Back from Devon. It only took five hours - though it rained all the way. We had a fabulous break - lots of good food, lovely walks, great conversations, though sadly no surfing....
We bought a painting - it's for Linda's birthday in February really, but we'll probably hang it before then. It's a glorious small study of a blue cloth that changes shade and texture in different lights and from different angles.
Lots of writing to do this week as well as getting ready for Sunday (hopes and dreams for the coming year).
After hearing someone in the church I went to on Christmas morning wish Jesus a happy birthday - almost breaking into song in the process - I was so heartened by Michael Gorman's post that pointed out that Christmas is not Jesus' birthday, but the time we celebrate the incarnation of the Second person of the Trinity. It was a good to read a bit of sensible theology over the festive season.
In the post he says: 'Singing Happy Birthday to Jesus would not seem to engender devotion to the One we are called to follow so fully that it might lead to death—yet the Church remembers Stephen, the first martyr, on December 26, the day after Christmas. Singing Happy Birthday to Jesus reflects an understanding of Jesus as a cute little baby or little boy who could cause no trouble and do no harm. But that is not what Herod thought, so the Church remembers his slaughter of the innocents on December 28. In other words, the shadow of the cross is present in the Scriptural Christmas narrative, and in the Church’s way of framing its celebration, but it is absent from the “Happy Birthday, Jesus” mindset.'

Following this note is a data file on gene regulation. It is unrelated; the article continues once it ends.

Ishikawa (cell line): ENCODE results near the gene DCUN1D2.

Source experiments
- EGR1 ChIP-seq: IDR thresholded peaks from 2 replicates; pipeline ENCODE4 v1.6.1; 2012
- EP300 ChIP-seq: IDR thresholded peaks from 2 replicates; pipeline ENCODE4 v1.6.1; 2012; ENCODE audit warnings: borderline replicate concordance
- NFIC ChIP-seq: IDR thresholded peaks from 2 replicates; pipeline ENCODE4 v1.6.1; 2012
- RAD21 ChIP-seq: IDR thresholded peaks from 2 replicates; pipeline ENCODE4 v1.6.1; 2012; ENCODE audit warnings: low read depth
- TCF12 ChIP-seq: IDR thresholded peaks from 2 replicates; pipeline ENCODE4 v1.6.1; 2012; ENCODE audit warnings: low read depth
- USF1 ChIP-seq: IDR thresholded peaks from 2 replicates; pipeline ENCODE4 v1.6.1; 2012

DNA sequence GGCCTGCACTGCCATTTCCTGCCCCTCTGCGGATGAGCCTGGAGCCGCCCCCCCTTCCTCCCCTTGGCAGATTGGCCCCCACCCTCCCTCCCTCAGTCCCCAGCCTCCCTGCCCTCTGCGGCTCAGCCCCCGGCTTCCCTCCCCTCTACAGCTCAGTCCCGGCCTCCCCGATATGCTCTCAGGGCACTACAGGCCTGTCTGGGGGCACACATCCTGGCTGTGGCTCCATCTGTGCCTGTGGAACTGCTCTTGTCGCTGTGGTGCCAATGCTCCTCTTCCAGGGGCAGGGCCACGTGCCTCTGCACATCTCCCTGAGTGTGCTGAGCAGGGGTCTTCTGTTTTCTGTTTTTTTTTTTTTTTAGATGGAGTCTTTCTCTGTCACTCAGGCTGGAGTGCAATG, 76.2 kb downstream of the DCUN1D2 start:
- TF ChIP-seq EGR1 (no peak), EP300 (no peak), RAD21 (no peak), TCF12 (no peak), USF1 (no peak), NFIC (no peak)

Pretty much everything he's been posting through Advent has been top notch, so check him out here (you'll need to scroll down for the birthday post).
With all the hype that attended Douglas Campbell's big book on Paul, it's as well to remember that Gorman published a much briefer but immensely rich Pauline theology this year. Inhabiting the Cruciform God is one of my books of the year (though I've not quite finished it yet).